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Positive Solutions

Pam Wedig-Kirsch, school readiness and family resiliency educator for the Racine County UW-Extension, teaches a Positive Solutions workshop to local parents on Tuesday at Julian Thomas Family Resource Center, 930 Martin Luther King Drive. 

RACINE COUNTY — Positive Solutions workshops not only teach parents how to facilitate better social-emotional health in their children, but they also give parents a place to share their struggles and successes.

The Racine County University of Wisconsin-Extension recently began offering the free, six-week Positive Solutions workshops for parents and caregivers of children ages 6 and younger. The workshops are funded through a nearly $70,000 grant from the United Way of Racine County. The grant funds the extension’s School Readiness and Early Learning project, of which Positive Solutions is a part.

“It’s a program for all families,” said Pam Wedig-Kirsch, school readiness and family resiliency educator for Racine County UW-Extension and workshop facilitator. “It’s helpful to strengthen any family. We aren’t targeting that there’s a certain type of parent that needs this.”

During a session of the Positive Solutions workshop at Julian Thomas Family Center on Monday, parents shared their small successes with the group. A father had allowed his children to help him with dinner. A mother had waited out her son’s tantrum and discovered the cause of his behavior after he calmed.

The extension is in the process of hosting its fourth and fifth workshops, which each consist of six learning sessions. The program has already reached 41 families, but Wedig-Kirsch is hoping to reach more.

The six sessions each have a theme: building relationships, the importance of play and social skills, routines and expectations and emotional vocabulary. The last two sessions are focused on addressing challenging behavior.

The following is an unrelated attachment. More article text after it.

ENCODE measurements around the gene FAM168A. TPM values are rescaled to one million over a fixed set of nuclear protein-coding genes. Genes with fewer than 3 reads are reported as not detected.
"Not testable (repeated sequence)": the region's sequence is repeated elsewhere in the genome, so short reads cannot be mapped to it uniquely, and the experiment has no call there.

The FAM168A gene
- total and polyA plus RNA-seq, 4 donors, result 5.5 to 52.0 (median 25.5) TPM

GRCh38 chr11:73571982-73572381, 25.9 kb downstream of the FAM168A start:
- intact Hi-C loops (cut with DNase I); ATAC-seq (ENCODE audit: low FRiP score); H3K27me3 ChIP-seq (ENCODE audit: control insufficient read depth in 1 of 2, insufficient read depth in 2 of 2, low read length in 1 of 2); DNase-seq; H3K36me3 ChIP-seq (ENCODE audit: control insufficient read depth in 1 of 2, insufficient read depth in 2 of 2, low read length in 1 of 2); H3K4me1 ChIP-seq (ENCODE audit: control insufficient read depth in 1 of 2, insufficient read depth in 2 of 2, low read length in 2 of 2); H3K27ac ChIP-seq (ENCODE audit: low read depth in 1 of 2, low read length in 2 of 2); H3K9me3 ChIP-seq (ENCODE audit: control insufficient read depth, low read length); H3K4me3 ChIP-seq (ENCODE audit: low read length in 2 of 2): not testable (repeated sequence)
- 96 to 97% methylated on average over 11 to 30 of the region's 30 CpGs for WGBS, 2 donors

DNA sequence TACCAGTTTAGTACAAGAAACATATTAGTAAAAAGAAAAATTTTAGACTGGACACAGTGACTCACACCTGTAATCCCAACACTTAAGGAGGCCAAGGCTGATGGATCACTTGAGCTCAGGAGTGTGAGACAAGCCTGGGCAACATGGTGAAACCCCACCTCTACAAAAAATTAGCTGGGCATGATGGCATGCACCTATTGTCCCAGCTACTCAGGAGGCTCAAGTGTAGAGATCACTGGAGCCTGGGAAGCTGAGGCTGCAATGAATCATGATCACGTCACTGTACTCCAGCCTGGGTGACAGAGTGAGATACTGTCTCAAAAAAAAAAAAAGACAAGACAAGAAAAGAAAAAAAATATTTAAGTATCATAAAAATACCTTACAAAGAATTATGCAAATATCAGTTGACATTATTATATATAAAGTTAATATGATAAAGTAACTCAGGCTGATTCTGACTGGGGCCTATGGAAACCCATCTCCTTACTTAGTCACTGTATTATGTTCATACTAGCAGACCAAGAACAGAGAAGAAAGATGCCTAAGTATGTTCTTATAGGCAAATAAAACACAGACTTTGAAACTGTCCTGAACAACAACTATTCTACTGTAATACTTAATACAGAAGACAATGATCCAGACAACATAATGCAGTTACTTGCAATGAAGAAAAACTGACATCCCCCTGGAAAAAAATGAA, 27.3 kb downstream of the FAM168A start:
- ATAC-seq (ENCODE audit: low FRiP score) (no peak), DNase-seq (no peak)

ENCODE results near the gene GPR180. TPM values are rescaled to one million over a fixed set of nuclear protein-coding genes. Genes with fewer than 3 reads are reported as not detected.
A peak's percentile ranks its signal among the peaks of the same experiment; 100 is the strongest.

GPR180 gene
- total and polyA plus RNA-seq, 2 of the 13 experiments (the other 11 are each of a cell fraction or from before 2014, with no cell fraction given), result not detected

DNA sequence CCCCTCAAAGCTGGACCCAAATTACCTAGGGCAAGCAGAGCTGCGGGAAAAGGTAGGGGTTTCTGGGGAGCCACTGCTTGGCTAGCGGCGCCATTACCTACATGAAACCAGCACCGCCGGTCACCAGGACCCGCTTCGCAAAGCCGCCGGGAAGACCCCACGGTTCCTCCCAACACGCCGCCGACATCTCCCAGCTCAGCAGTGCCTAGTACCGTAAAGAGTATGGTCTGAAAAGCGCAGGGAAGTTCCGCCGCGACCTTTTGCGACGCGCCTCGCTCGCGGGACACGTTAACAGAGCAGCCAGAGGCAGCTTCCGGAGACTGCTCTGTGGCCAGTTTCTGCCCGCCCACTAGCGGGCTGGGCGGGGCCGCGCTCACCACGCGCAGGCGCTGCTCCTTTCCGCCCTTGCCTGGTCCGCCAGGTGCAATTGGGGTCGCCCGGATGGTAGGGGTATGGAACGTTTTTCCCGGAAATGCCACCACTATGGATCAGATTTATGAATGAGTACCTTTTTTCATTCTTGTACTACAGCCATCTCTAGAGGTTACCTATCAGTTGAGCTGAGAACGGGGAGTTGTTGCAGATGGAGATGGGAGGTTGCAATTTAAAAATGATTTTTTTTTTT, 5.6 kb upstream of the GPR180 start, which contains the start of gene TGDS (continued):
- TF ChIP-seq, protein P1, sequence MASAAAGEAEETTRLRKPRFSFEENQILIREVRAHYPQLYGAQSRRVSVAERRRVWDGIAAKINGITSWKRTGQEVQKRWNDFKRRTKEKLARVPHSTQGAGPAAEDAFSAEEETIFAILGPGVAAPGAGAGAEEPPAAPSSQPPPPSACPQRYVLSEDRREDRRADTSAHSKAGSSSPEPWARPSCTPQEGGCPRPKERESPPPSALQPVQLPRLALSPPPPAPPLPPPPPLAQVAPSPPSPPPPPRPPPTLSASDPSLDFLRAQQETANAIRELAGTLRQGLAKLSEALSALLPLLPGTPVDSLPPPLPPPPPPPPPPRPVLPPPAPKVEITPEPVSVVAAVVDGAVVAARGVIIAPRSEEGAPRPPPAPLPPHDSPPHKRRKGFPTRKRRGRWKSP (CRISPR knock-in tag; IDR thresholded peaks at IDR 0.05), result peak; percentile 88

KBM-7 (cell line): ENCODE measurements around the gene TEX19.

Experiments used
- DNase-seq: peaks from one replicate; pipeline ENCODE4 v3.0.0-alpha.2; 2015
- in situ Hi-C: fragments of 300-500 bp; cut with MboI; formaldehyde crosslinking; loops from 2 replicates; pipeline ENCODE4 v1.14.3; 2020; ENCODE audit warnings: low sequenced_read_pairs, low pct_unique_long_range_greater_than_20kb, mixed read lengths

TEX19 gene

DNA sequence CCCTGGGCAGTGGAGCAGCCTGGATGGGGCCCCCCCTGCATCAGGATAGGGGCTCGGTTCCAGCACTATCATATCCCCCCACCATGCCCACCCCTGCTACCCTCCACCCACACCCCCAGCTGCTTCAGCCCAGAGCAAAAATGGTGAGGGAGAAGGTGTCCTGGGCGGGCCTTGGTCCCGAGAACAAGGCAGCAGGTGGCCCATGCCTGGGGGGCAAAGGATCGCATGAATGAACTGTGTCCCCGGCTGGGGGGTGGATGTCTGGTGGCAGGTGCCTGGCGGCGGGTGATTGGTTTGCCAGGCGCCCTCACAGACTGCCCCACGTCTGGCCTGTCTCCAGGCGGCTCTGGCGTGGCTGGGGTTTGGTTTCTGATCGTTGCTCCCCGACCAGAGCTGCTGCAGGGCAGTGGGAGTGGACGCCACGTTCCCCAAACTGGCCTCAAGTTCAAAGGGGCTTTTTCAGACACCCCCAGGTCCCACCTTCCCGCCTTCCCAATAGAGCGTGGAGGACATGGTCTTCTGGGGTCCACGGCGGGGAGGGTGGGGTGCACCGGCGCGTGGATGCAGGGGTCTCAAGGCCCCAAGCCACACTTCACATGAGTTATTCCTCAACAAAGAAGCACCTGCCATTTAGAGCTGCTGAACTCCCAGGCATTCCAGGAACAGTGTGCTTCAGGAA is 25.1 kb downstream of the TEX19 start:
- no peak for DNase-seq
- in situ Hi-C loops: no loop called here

The Positive Solutions workshops for parents complement the Pyramid Model for social-emotional learning used in Racine Unified’s 4-year-old kindergarten classrooms. Unified adopted the model approximately four years ago, according to Joleen Carlson, Unified’s 4K coordinator.

While parents are at the workshops, their children are being cared for and do an activity related to the topic their parents are learning about.

The Pyramid Model

The Pyramid Model is an evidence-based framework developed by the Center on Social and Emotional Foundation for Early Learning at Vanderbilt University.

Through the model, students learn about “Tucker Turtle,” who shows them how to manage anger.

“Tucker Turtle teaches them how to take three deep breaths, tuck into their shell,” Carlson said.

Students also learn the importance of building friendships, and how to solve their own problems. The lessons are based on what’s developmentally appropriate for children, Carlson said.

In addition, the kids learn how to put their emotions into specific words like frustrated and lonely.

“If they can’t tell us what’s wrong, the problems will just continue to grow,” Carlson said.